This started a new era of the company, Dior without Christian Dior. And this left the House of Dior in complete disarray, with management even considering shutting down the company. This possibility was rebuked by many of Dior’s partners and the wider fashion industry as the company had become too important within the sector to simply cease existence. In a desperate attempt to give Dior new direction, Yves Saint Laurent was appointed as the Artistic Director. His continuation of Christian Dior’s style, combined with modern lightweight fabrics that were easier to wear, were critically acclaimed and Laurent was hailed as a national hero for breathing life back into the fashion house. However, Yves Saint Laurent’s 1960s designs fell flat, and the bohemian style was not appreciated by the fashion world. So, when Laurent was enlisted for national service, management at Dior was quick to appoint Marc Bohan as successor. Marc Bohan is widely credited with reviving the brand and bringing it to the forefront of daily wearable fashion. Other ready to wear lines such as Miss Dior and Christian Dior Homme were launched under the guidance of Marc Bohan.

After the parent company of Dior fell into bankruptcy, French luxury tycoon Bernard Arnault bought it for just one franc. Bernard restructured the company, choosing to focus on Dior Couture and Bon Marche lines, liquidating Dior’s textile operations. His next move was to position Dior as a holding company which would acquire a stake Moet Hennessy Louis Vuitton, making it the world’s foremost luxury goods company. The 1990s saw Dior wrestle back control of many aspects of its operations such as its licence and store ownership deals. At the same time, newly appointed head designer John Galliano was modernising the brand, with his risqué sexualised advertising often being seen as one of his lasting legacies at the fashion house.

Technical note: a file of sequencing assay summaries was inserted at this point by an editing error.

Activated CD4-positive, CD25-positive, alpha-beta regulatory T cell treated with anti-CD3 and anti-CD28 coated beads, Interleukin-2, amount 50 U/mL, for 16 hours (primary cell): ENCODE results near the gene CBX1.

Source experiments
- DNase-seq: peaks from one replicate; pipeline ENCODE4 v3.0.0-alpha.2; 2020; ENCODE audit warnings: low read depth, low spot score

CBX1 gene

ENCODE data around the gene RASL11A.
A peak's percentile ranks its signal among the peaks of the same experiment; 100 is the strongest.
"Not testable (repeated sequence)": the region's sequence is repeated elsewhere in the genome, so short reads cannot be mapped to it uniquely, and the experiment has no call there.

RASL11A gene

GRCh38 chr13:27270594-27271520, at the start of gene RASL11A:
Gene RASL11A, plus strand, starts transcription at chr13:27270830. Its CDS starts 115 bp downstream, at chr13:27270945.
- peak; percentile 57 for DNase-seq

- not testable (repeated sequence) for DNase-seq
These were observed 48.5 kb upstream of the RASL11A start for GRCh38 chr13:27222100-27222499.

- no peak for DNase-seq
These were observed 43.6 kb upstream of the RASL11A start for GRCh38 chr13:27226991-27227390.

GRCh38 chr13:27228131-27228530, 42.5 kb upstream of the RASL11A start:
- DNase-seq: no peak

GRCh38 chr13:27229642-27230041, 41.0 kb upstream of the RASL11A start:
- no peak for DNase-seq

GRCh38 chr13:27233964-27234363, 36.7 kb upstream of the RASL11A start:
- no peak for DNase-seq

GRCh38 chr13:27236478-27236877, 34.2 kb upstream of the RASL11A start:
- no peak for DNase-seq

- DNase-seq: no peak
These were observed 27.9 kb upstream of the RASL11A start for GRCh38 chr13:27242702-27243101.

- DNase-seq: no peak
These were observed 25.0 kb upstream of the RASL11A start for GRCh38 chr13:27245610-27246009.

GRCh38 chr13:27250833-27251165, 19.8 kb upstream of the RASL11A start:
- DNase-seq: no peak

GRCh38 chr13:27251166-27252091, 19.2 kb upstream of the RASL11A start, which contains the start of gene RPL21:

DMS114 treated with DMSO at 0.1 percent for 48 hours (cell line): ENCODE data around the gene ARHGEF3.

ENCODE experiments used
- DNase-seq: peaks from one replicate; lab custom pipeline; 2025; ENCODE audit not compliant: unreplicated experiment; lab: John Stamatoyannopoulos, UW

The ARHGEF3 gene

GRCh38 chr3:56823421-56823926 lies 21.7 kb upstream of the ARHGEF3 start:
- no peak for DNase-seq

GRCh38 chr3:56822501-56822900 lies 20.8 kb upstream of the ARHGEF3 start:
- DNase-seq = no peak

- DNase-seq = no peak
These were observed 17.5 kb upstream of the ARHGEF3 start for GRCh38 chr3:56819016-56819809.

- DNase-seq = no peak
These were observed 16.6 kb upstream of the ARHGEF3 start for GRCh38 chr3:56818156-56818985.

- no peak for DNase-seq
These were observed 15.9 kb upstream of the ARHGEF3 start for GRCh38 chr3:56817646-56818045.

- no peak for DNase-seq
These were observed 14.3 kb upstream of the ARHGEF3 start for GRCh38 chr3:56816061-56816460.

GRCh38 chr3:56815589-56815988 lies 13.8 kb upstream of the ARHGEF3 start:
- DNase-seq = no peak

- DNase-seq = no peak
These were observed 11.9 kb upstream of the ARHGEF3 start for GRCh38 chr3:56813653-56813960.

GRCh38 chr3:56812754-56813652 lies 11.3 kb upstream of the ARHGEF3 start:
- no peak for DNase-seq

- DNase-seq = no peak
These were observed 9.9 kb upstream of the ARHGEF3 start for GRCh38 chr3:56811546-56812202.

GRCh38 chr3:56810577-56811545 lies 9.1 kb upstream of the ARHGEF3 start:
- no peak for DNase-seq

This guide will explain how we use a combination of logos, tags, and other product information to see if a piece is vintage.


How to tell if Christian Dior is vintage from the logo

The Versace logo immediately arouses notions of quality, exclusivity, and sexuality. And whilst this is how the design is perceived by many nowadays, the origins of the design come from Gianni Versace’s proud southern Italian heritage, and Graceo-Roman art, hence the Medusa head. Over the years Versace has intermittently updated their logo, and whilst old logos are still sometimes used on newer designs in reference to the company’s legacy, by observing the date of logo changes many Versace items can be ruled out as not vintage.